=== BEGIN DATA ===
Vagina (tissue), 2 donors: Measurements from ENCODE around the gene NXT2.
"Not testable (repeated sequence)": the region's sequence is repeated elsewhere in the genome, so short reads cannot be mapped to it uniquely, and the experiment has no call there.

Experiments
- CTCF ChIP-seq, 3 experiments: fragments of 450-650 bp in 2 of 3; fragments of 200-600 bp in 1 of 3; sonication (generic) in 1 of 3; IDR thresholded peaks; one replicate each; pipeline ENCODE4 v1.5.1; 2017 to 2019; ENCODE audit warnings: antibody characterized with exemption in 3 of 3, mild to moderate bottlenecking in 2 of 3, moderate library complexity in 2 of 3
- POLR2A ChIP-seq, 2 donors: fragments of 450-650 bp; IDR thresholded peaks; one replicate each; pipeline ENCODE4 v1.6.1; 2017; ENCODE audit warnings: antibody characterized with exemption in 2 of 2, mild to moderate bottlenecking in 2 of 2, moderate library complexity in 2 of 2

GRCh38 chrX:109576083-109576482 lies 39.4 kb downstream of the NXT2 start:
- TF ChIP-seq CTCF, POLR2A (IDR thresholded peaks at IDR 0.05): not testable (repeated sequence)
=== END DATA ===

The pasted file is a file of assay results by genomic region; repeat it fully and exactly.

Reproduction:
Vagina (tissue), 2 donors: Measurements from ENCODE around the gene NXT2.
"Not testable (repeated sequence)": the region's sequence is repeated elsewhere in the genome, so short reads cannot be mapped to it uniquely, and the experiment has no call there.

Experiments
- CTCF ChIP-seq, 3 experiments: fragments of 450-650 bp in 2 of 3; fragments of 200-600 bp in 1 of 3; sonication (generic) in 1 of 3; IDR thresholded peaks; one replicate each; pipeline ENCODE4 v1.5.1; 2017 to 2019; ENCODE audit warnings: antibody characterized with exemption in 3 of 3, mild to moderate bottlenecking in 2 of 3, moderate library complexity in 2 of 3
- POLR2A ChIP-seq, 2 donors: fragments of 450-650 bp; IDR thresholded peaks; one replicate each; pipeline ENCODE4 v1.6.1; 2017; ENCODE audit warnings: antibody characterized with exemption in 2 of 2, mild to moderate bottlenecking in 2 of 2, moderate library complexity in 2 of 2

GRCh38 chrX:109576083-109576482 lies 39.4 kb downstream of the NXT2 start:
- TF ChIP-seq CTCF, POLR2A (IDR thresholded peaks at IDR 0.05): not testable (repeated sequence)